Together, hospitality and commercial real estate properties account for just over a fourth of all commercial floor space in the US. These properties span more than 15.2 billion square feet and consume more than 30% of all commercial building energy use, spending over $30 billion a year on energy. But other than being massive energy consumers, the hospitality and commercial real estate sectors seem like they don’t have much in common.
Guests versus corporate tenants, annual daily rates versus price per square foot, 24/7 operations versus specific lease hours, the list of differing concerns and KPIs goes on. And while the hospitality sector has a lot it can teach commercial real estate about, well, hospitality, commercial real estate has a thing or two it can teach its hotel counterparts as well.
Invest in Data Management For Your Buildings
There is no shortage of data available for hotels – room rates, guest behavior, occupancy — you name it, you can track it. Hoteliers understandably spend hard cash on hospitality and property management systems that will provide them with this kind of business intelligence. The goal of delivering greater personalized service and increasing revenue are critical drivers of investment in software and IoT solutions.
An often overlooked source of data is a hotel property itself; and just like guest behavior, it deserves its own platform for centralizing, analyzing, and sharing data. Commercial real estate has its own set of solutions that track things like work orders and tenant billing but in the last decade, ownership groups have moved toward investing in platforms that were built specifically to collect data from in the inner workings of their buildings. And once you’re armed with this data, you can start to make some serious operational improvements.
Pay Attention to Utilities
Hoteliers tend to spend the bulk of their time working to maximize revenue, and that makes sense; revenue swings up and down quickly and sometimes dramatically in response to a hotel’s ADR, local market, and an endless list of other factors. There are some good reasons to spend time on expense reduction, though. In addition to reducing risk for when markets are sluggish, small changes in operating costs that will reliably decrease expenses over the long term will improve your bottom line. Though labor is the highest operating cost for hotels, utilities are the fastest-growing. On average, utility spend accounts for almost 6% of operating costs in US hotels.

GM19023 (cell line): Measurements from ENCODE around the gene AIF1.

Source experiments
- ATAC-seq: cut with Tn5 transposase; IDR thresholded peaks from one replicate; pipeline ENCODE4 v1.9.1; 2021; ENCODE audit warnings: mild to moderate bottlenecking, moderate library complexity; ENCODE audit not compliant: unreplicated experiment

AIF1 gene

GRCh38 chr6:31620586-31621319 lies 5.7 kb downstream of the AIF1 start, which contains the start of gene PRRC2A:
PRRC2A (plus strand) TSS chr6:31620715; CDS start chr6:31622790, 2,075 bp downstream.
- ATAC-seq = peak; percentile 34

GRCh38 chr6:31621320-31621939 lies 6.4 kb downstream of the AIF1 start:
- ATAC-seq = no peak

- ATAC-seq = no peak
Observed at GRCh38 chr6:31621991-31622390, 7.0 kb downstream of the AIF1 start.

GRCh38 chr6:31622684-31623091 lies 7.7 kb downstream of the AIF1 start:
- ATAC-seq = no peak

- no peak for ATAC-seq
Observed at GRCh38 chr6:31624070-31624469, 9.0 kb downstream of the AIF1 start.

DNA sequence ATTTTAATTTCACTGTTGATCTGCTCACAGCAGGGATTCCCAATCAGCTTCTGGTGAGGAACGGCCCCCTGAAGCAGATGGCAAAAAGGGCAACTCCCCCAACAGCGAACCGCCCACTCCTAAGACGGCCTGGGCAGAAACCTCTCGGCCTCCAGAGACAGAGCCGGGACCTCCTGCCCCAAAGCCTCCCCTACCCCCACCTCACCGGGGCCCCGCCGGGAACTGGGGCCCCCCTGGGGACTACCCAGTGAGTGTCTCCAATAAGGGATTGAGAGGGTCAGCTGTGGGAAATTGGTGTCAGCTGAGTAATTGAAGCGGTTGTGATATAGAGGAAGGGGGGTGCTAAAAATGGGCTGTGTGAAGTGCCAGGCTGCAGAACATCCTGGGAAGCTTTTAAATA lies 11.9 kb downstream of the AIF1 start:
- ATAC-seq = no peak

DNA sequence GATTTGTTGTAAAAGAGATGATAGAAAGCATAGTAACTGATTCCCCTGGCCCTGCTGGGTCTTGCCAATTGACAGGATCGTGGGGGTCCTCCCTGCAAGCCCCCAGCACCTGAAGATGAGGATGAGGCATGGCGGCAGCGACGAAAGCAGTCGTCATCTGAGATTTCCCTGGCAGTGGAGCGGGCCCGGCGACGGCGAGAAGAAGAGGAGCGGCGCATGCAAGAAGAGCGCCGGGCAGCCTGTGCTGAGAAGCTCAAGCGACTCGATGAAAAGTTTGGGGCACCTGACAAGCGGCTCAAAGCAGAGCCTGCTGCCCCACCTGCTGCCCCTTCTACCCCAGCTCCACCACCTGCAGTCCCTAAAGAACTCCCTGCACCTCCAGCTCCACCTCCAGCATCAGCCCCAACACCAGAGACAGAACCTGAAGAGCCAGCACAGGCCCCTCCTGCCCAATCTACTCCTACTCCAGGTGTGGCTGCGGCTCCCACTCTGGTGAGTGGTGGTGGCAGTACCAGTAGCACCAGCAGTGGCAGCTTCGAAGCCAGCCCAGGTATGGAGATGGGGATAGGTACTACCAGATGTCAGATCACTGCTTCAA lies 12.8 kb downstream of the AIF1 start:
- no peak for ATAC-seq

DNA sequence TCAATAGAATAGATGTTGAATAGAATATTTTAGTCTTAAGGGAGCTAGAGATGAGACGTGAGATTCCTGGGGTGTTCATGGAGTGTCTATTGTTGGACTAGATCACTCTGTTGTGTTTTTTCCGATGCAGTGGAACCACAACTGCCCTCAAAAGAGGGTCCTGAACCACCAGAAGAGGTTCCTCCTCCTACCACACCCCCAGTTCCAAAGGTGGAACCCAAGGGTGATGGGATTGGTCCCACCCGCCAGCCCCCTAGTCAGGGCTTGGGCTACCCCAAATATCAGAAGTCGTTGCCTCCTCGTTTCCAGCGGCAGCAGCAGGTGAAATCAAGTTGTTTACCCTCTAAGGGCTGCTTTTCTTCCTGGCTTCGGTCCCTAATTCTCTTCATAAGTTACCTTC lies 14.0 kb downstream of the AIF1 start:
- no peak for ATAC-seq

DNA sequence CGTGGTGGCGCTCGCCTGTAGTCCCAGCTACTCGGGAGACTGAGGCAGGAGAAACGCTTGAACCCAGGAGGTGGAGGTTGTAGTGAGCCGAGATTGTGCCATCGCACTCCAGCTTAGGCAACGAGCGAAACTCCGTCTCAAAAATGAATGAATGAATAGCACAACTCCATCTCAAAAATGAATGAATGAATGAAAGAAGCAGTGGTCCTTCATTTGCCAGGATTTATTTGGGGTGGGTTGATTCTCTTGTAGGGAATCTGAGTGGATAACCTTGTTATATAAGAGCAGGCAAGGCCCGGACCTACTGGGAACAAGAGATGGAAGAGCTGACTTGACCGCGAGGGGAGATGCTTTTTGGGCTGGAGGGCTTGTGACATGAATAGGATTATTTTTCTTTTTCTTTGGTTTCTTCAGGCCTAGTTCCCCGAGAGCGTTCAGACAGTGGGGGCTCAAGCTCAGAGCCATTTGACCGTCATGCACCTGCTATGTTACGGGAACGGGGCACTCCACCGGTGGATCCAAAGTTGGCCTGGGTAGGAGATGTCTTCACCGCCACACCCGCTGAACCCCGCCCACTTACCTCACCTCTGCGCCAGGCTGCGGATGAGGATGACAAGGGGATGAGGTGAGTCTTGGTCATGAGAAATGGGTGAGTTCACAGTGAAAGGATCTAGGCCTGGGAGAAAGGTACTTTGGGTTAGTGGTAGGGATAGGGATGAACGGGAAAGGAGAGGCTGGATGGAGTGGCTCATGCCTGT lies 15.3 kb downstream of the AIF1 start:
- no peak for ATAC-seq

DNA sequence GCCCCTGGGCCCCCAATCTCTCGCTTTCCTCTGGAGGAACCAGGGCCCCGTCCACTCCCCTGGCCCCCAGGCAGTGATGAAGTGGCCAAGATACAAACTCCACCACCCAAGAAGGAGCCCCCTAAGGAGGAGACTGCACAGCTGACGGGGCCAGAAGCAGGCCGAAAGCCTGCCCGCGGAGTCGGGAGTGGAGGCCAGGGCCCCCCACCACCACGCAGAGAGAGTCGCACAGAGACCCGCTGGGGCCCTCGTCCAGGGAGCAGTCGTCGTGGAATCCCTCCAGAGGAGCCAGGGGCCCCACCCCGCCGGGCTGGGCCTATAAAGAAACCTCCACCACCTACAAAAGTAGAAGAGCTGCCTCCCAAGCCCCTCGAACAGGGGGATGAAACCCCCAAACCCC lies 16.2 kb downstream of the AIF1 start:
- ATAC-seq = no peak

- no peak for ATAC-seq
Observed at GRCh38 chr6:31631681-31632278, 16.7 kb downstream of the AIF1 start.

For commercial real estate, utility costs are a huge line item. Energy use typically accounts for one-third of total operating costs for commercial office buildings. Ownership groups spend a lot of time examining these costs and working to keep them down, investing in software solutions, IoT devices, and larger capital projects.
For hotels, the reason it makes sense to focus on operational savings is that, unlike revenues, operational savings will be there year after year. In a recession, when guests are scarce, revenues also tend to shrink. Operational savings, when done right, are almost permanent additions to net operating income. And even if those additions are relatively small, they translate to big additions to the bottom line that are just as long-lasting.
Experiment With Unoccupied Hours Setbacks
For hotels, it’s guest comfort; for commercial real estate it’s tenant comfort. But the challenge remains the same: controlling costs without impacting experience. Commercial real estate has the luxury of unoccupied hours built into its leases – nights, weekends, holidays. This allows operators to experiment with unoccupied hours temperature setbacks to cut costs. In hospitality, there’s no such thing as a day off. In fact, it’s often nights, weekends, and holidays when hotels are the busiest.
But while entire hotel floors are never vacant, individual rooms certainly are. And using in-room occupancy controls allows hotels to take a page from CRE’s playbook. According to a report by the American Council for an Energy-Efficient Economy, occupancy controls in hotel rooms are estimated to save between 12 and 24% in heating and cooling energy, based on a 5-degree setback when the room is vacant.
At the end of the day, both the hospitality and commercial real estate sectors are concerned with improving the bottom line, balancing comfort with expense reduction, and investing in software for properties wisely — perhaps they’re not so different after all.